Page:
A Projection Algorithm for the Navier-Stokes equations :

SummaryFluid flows require good algorithms and good triangultions. We show here an example of a complex algorithm and or first example of mesh adaptation.
An incompressible viscous fluid satisfies: $$ \partial _t u + u\cdot\nabla u + \nabla p - \nu\Delta u = 0,\quad \nabla\cdot u=0 \quad \hbox{ in } \Omega\times ]0,T[, $$ $$ u|_{t=0} = u^0,\quad u|_\Gamma = u_\Gamma. $$ A possible algorithm, proposed by Chorin, is $$ {1\over \delta t}[u^{m+1} - u^moX^m] + \nabla p^m -\nu\Delta u^m= 0,\quad u|_\Gamma = u_\Gamma, $$ $$ -\Delta p^{m+1} = -\nabla\cdot u^moX^m, \quad \partial _n p^{m+1} = 0, $$ where \(uoX(x) = u(x-u(x)\delta t)\) since \(\partial _t u + u\cdot\nabla u \) is approximated by the method of characteristics, as in the previous section.
An improvement over Chorin's algorithm, given by Rannacher, is to compute a correction, q, to the pressure (the overline denotes the mean over \(\Omega\)) $$ -\Delta q= \nabla\cdot\vec u - \overline{\nabla\cdot\vec u} $$ and define $$ u^{m+1}=\tilde u + \nabla q\delta t,   p^{m+1}=p^m-q-\overline{p^m-q} $$ where \(\tilde u\) is the \((u^{m+1},v^{m+1})\) of Chorin's algorithm.

The backward facing step

The geometry is that of a channel with a backward facing step so that the inflow section is smaller than the outflow section. This geometry produces a fluid recirculation zone that must be captured correctly.

This can only be done if the triangulation is sufficiently fine, or well adapted to the flow.

Remark (FH), The are a technical difficulty is the example, the discret flow flux must be \(0\) and in the previous version this is not the case, the correction is not so simple.


 // file NSprojection.edp

 border a0(t=1,0){ x=0;      y=t;      label=1;}
 border a1(t=0,1){ x=2*t;    y=0;        label=2;}
 border a2(t=0,1){ x=2;      y=-t/2;       label=2;}
 border a3(t=0,1){ x=2+18*t^1.2;  y=-0.5;       label=2;}
 border a4(t=0,1){ x=20;     y=-0.5+1.5*t;   label=3;}
 border a5(t=1,0){ x=20*t; y=1;        label=4;}
 int n=1;
 mesh Th= buildmesh(a0(3*n)+a1(20*n)+a2(10*n)+a3(150*n)+a4(5*n)+a5(100*n));
 fespace Vh(Th,P1);
 real nu = 0.0025, dt = 0.2; // Reynolds=200
 func uBCin =  4*y*(1-y)*(y>0)*(x<2) ; 
 func uBCout =  4./1.5*(y+0.5)*(1-y) *(x>19);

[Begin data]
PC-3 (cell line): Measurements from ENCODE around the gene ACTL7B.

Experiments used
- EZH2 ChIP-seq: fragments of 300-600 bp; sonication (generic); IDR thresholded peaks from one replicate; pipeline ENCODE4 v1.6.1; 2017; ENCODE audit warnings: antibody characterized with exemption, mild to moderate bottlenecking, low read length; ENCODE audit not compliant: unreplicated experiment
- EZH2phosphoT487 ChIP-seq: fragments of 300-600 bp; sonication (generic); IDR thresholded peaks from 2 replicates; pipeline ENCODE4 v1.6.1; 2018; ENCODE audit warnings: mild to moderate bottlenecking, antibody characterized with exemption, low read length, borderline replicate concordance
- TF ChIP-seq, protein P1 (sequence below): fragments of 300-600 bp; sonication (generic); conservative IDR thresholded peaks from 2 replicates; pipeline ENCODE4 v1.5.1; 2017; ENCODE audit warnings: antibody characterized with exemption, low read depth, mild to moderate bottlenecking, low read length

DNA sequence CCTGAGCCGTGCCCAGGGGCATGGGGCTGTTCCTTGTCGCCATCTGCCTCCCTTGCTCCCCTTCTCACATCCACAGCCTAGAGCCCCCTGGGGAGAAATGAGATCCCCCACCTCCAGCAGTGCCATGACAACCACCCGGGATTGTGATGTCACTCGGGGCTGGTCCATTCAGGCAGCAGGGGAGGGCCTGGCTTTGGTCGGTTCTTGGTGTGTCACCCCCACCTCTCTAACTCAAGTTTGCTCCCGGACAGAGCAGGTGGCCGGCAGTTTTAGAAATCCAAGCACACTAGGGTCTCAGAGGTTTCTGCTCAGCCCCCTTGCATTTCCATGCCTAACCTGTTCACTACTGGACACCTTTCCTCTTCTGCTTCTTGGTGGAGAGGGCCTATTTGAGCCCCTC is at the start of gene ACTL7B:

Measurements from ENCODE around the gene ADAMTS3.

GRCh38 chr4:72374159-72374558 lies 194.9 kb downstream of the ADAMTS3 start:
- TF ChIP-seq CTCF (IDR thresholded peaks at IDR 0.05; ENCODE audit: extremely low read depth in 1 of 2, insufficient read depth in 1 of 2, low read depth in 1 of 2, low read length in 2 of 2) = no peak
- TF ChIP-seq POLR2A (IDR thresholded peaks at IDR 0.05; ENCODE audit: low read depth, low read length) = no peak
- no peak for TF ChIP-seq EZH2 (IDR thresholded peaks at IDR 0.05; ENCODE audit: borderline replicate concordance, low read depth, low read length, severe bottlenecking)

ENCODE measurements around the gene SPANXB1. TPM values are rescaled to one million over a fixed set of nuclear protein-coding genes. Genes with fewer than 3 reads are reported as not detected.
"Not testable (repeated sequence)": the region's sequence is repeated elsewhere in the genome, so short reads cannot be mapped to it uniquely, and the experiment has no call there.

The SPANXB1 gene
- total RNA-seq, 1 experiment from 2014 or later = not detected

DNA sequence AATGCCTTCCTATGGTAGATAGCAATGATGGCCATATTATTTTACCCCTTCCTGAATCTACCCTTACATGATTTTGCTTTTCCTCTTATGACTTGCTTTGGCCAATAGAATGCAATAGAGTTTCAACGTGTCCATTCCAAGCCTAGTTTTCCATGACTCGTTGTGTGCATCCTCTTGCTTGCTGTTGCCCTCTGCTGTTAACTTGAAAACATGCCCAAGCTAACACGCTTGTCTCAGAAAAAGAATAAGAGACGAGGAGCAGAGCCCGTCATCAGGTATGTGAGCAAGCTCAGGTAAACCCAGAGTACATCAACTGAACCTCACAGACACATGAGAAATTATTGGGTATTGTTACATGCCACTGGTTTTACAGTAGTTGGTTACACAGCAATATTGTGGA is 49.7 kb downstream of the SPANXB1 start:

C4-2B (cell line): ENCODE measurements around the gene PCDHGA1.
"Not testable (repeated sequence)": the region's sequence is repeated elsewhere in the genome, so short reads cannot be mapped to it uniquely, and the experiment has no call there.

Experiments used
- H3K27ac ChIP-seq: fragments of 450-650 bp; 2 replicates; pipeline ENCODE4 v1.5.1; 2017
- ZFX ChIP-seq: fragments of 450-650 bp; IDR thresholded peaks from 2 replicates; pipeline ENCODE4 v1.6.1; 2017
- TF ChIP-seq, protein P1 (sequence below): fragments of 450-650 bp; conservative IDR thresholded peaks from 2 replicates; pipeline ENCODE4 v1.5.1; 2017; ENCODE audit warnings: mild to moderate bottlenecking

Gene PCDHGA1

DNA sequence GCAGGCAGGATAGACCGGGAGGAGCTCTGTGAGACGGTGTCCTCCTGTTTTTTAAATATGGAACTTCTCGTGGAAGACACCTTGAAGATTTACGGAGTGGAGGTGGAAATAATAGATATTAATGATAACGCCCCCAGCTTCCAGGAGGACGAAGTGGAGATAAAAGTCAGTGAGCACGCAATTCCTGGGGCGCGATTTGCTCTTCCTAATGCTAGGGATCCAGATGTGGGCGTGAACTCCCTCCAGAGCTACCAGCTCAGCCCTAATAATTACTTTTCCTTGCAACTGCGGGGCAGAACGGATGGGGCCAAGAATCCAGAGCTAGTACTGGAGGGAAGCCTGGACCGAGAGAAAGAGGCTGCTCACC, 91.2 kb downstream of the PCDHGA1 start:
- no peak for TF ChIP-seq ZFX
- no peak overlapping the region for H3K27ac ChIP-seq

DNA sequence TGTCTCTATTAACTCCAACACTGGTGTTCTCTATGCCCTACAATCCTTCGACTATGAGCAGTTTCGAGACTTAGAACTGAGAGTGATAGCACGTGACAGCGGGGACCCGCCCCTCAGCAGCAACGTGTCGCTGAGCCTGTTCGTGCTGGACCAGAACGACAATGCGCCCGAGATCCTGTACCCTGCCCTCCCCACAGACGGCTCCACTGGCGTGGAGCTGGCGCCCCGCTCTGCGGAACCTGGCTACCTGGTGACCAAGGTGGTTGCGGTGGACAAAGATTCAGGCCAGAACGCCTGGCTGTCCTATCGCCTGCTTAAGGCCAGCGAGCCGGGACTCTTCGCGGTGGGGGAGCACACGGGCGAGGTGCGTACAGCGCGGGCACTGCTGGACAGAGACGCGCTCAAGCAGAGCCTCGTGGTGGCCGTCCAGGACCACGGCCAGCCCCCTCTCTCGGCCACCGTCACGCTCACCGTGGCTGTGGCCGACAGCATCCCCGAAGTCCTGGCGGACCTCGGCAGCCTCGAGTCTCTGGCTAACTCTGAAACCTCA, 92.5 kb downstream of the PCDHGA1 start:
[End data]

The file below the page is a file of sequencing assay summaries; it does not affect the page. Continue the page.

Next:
Vh w,u = uBCin, v =0, p = 0, q=0;
 real area= int2d(Th)(1.);
 Vh ubc  = uBCin + uBCout; 
 real influx0  = int1d(Th,1) (ubc*N.x), // FH add
       outflux0 = int1d(Th,3) (ubc*N.x); // FH add
 for(int n=0;n<300;n++){

   Vh uold = u,  vold = v, pold=p;
   Vh f=convect([uold,vold],-dt,uold); 
   real outflux = int1d(Th,3) (f*N.x); // FH add
   f = f - (influx0+outflux)/outflux0 * uBCout; // FH add
   outflux = int1d(Th,3) (f*N.x); // FH add
   assert( abs(influx0+outflux) < 1e-10); // WARNING the flux must be 0 ..

   solve pb4u(u,w,init=n,solver=LU)
         =int2d(Th)(u*w/dt +nu*(dx(u)*dx(w)+dy(u)*dy(w)))
         + on(1,u = 4*y*(1-y)) + on(2,4,u = 0) + on(3,u=f);

   solve pb4v(v,w,init=n,solver=LU)
         = int2d(Th)(v*w/dt +nu*(dx(v)*dx(w)+dy(v)*dy(w)))
         +on(1,2,3,4,v = 0);

  real meandiv = int2d(Th)(dx(u)+dy(v))/area;

  solve pb4p(q,w,init=n,solver=LU)= int2d(Th)(dx(q)*dx(w)+dy(q)*dy(w))
     - int2d(Th)((dx(u)+ dy(v)-meandiv)*w/dt)+ on(3,q=0);

  real meanpq = int2d(Th)(pold - q)/area;
    Th = adaptmesh(Th,[u,v],q,err=0.04,nbvx=100000);
     plot(Th, wait=true);
     ubc = uBCin + uBCout; // reinterpolate B.C. 
     influx0 = int1d(Th,1) (ubc*N.x); // FH add
     outflux0 = int1d(Th,3) (ubc*N.x); // FH add
  p = pold-q-meanpq;
  u = u + dx(q)*dt;
  v = v + dy(q)*dt;
  real err = sqrt(int2d(Th)(square(u-uold)+square(v-vold))/Th.area) ;
  cout << " iter " << n << " Err L2 = " << err << endl;
  if(err < 1e-3) break;


[figNSproj] Rannacher's projection algorithm: result on an adapted mesh (top) showing the pressure (middle) and the horizontal velocity \(u\) at Reynolds 400.

We show in figure [figNSproj] the numerical results obtained for a Reynolds number of 400 where mesh adaptation is done after 50 iterations on the first mesh.